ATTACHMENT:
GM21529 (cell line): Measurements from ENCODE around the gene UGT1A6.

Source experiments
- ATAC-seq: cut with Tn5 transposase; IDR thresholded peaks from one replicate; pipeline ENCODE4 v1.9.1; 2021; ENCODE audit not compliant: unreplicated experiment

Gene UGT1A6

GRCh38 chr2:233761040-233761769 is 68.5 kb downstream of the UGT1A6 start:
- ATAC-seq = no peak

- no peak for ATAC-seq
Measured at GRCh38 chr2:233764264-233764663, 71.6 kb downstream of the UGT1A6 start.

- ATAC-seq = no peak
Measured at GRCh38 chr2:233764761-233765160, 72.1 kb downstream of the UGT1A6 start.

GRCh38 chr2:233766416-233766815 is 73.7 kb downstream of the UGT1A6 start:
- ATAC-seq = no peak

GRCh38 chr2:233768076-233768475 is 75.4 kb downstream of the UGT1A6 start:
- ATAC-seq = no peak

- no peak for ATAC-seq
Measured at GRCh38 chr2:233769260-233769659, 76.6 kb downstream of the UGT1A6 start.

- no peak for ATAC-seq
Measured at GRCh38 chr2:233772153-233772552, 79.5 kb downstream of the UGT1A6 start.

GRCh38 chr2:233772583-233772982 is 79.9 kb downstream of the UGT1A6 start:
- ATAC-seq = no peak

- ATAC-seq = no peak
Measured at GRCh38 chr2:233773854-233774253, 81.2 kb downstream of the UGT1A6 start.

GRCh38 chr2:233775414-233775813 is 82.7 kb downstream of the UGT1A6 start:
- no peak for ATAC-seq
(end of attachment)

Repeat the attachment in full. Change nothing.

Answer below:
GM21529 (cell line): Measurements from ENCODE around the gene UGT1A6.

Source experiments
- ATAC-seq: cut with Tn5 transposase; IDR thresholded peaks from one replicate; pipeline ENCODE4 v1.9.1; 2021; ENCODE audit not compliant: unreplicated experiment

Gene UGT1A6

GRCh38 chr2:233761040-233761769 is 68.5 kb downstream of the UGT1A6 start:
- ATAC-seq = no peak

- no peak for ATAC-seq
Measured at GRCh38 chr2:233764264-233764663, 71.6 kb downstream of the UGT1A6 start.

- ATAC-seq = no peak
Measured at GRCh38 chr2:233764761-233765160, 72.1 kb downstream of the UGT1A6 start.

GRCh38 chr2:233766416-233766815 is 73.7 kb downstream of the UGT1A6 start:
- ATAC-seq = no peak

GRCh38 chr2:233768076-233768475 is 75.4 kb downstream of the UGT1A6 start:
- ATAC-seq = no peak

- no peak for ATAC-seq
Measured at GRCh38 chr2:233769260-233769659, 76.6 kb downstream of the UGT1A6 start.

- no peak for ATAC-seq
Measured at GRCh38 chr2:233772153-233772552, 79.5 kb downstream of the UGT1A6 start.

GRCh38 chr2:233772583-233772982 is 79.9 kb downstream of the UGT1A6 start:
- ATAC-seq = no peak

- ATAC-seq = no peak
Measured at GRCh38 chr2:233773854-233774253, 81.2 kb downstream of the UGT1A6 start.

GRCh38 chr2:233775414-233775813 is 82.7 kb downstream of the UGT1A6 start:
- no peak for ATAC-seq